[mrtg] Discontinuity at midnight

Mathew Marulla matt_m at me.com
Thu Dec 20 19:33:14 CET 2012

The OIDs for those two graphs are:

New Connections: sysStatClientTotConns.0&sysStatServerTotConns.0:public@<<IP Address Here>>:::::2

Established Connections: sysStatClientCurConns.0&sysStatServerCurConns.0:public@<<IP Address Here>>:::::2

Other ones I am graphing are:

Client Traffic:  sysStatClientBytesOut.0&sysStatClientBytesIn.0:public@<<IP Address Here>>:::::2
Server Traffic:  sysStatServerBytesIn.0&sysStatServerBytesOut.0:public@<<IP Address Here>>:::::2
HTTP Requests:  sysStatHttpRequests.0&sysStatHttpRequests.0:public@<<IP Address Here>>:::::2
RAM in Use:  ( sysStatMemoryUsed.0&sysStatMemoryUsed.0:public@<<IP Address Here>>:::::2 / sysStatMemoryTotal.0&sysStatMemoryTotal.0:public@<<IP Address Here>>:::::2 ) * 100

I solved the discontinuity at midnight issue.  SNMP and MRTG are correct - the drop in traffic right at midnight is real.  There is nothing in the F5 that is responsible for this.  There are policies on the servers that cause certain traffic to be reset at midnight.

- Matt

On Dec 19, 2012, at 6:50 PM, Steve Shipway <s.shipway at auckland.ac.nz> wrote:

> What are the two OIDs you are graphing?  I assume one of them is the global total connections... a suitable-sanitised snippet of your cfg file would be helpful here.
> I’m particularly interested in this as Im in the process of fully monitoring our F5 – I have created a plugin for Nagios and MRTG to pull out not only this data, but also other performance and health data on a global, cluster or per-VIP basis, and am keen to avoid any potential problems (if you want a copy of the beta plugin, it is available on www.nagiosexchange.org)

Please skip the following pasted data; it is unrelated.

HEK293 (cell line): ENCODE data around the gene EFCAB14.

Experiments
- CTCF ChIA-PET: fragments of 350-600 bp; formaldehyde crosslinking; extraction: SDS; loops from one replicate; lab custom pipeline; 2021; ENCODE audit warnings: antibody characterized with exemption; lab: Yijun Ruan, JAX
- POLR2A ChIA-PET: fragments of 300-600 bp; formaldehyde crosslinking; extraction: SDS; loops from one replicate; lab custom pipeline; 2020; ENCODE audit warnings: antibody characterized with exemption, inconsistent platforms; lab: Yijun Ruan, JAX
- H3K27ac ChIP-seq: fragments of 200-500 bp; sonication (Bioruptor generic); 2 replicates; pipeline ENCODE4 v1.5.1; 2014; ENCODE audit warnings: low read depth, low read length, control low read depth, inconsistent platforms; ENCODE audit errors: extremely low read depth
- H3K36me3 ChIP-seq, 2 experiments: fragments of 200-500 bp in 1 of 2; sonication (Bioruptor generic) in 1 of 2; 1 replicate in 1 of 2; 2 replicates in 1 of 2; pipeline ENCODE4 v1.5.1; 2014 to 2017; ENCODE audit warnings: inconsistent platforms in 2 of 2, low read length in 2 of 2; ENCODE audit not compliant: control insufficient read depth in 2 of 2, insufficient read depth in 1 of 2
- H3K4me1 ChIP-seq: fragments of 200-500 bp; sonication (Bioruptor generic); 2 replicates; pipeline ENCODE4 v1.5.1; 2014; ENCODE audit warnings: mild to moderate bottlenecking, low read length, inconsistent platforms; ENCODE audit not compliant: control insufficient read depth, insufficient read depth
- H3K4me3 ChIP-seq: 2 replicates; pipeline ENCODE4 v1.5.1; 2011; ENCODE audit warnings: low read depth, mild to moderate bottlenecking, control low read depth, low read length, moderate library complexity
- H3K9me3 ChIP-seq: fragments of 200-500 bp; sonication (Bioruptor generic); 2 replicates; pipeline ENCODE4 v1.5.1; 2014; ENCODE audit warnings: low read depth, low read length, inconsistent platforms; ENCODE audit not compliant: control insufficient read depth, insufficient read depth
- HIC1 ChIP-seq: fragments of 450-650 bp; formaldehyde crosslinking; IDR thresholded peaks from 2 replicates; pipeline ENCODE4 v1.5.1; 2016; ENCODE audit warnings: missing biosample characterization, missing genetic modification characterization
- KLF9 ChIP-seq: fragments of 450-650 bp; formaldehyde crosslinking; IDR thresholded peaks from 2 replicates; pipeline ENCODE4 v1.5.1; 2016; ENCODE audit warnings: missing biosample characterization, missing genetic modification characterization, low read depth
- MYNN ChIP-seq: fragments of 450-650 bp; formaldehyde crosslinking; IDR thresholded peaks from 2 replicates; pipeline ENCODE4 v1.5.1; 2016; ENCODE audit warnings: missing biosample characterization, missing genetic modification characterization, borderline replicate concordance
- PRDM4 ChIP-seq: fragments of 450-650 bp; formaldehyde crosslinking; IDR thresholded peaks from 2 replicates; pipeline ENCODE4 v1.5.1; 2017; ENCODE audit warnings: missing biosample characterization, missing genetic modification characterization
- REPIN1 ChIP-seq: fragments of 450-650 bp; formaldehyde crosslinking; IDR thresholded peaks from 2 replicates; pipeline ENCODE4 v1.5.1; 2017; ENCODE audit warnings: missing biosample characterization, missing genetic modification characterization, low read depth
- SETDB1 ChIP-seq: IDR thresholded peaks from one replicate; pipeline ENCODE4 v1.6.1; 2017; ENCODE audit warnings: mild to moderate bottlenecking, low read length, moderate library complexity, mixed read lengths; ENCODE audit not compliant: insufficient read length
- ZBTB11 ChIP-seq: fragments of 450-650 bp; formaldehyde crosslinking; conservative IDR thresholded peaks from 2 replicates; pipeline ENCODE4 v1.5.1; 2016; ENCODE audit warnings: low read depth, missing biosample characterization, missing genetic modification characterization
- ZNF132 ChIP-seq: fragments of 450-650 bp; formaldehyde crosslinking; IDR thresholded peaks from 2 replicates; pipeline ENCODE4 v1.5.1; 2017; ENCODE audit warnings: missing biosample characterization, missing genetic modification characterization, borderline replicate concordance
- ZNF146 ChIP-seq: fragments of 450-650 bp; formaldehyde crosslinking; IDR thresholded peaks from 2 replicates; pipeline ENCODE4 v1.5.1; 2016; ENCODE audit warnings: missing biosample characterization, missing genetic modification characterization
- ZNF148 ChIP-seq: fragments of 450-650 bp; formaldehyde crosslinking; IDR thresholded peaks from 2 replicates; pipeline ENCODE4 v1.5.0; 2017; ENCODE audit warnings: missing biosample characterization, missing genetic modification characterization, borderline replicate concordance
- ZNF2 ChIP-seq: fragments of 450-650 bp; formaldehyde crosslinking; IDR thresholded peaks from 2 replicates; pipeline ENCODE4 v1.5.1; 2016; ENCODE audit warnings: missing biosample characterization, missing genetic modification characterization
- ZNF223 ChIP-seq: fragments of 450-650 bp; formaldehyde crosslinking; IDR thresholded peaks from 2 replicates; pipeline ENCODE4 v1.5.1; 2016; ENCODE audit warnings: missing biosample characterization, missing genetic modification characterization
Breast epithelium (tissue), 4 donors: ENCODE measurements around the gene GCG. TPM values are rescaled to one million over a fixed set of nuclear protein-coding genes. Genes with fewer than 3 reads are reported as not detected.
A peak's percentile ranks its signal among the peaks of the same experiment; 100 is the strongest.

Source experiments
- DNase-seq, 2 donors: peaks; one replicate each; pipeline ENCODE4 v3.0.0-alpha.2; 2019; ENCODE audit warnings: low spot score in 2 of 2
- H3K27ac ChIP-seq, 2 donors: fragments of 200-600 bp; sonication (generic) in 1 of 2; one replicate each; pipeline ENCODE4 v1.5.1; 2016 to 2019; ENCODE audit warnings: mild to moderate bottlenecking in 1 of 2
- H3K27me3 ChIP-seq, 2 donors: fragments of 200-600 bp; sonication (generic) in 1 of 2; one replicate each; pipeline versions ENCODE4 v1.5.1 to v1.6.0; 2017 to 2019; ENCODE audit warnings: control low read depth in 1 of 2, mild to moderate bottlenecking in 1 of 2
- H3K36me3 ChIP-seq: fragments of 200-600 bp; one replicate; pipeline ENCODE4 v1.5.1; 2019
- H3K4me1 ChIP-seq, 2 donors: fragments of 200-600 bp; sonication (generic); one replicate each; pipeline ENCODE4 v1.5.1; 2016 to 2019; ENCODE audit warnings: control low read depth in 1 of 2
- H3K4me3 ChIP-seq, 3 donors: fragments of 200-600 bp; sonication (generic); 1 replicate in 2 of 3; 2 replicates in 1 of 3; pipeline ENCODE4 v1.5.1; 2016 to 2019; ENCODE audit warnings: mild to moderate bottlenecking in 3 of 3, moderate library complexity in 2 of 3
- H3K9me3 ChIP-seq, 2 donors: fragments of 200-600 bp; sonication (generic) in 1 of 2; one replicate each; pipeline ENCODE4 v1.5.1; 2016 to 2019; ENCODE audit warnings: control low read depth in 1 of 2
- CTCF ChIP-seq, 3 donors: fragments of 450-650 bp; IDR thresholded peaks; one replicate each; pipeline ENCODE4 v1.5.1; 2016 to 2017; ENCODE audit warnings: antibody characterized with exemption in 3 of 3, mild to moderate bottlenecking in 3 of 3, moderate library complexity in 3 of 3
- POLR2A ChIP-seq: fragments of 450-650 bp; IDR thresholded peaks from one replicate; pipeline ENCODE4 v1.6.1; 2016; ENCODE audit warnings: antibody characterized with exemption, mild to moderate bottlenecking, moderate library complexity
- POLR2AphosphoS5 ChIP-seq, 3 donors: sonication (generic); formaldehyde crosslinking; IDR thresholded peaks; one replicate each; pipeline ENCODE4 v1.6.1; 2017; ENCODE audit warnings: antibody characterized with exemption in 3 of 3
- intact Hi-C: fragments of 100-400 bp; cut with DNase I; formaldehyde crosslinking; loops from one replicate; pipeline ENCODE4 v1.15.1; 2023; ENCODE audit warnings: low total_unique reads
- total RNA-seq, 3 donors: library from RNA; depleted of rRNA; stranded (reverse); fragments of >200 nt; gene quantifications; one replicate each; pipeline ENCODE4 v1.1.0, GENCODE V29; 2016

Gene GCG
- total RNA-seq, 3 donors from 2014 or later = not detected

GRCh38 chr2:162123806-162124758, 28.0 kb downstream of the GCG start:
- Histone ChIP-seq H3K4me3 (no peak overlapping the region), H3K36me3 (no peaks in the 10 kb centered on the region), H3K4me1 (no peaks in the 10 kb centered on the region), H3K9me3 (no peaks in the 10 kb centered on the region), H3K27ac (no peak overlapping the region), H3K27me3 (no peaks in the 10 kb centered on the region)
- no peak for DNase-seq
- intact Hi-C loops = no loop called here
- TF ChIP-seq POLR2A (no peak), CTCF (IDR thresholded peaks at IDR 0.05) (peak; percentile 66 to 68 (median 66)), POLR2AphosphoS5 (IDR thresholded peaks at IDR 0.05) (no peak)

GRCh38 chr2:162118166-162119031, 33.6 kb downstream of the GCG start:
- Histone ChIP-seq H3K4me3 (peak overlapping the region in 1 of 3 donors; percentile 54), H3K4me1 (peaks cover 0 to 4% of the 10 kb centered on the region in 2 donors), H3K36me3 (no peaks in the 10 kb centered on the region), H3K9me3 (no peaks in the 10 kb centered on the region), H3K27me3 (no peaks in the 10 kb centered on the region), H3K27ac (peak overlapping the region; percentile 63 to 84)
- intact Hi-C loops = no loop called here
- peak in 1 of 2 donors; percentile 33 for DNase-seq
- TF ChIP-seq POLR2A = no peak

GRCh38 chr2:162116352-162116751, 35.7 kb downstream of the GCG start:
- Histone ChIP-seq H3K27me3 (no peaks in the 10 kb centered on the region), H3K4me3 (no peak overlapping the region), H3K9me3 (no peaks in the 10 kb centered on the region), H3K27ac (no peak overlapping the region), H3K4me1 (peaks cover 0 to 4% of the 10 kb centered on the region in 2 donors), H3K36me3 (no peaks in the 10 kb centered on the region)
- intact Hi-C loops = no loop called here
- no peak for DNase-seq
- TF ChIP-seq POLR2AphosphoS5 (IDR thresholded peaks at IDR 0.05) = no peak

> A collection of the raw data might help (to see if there really IS a sudden dropoff in connection rate at midnight); also your own knowledge of how the F5 is being used and by what might let you find out about changes in usage patterns at midnight, or any scheduled tasks or resets you have in client machines at that time.  I can’t help you with that of course.
> We run several F5s in multiple clusters and have not observed this sort behaviour either singly or as a cluster, except when a cluster fails over to the other F5 member.  For this reason, I suspect the data are valid, and caused by some other even on your network or application servers.
> Steve 

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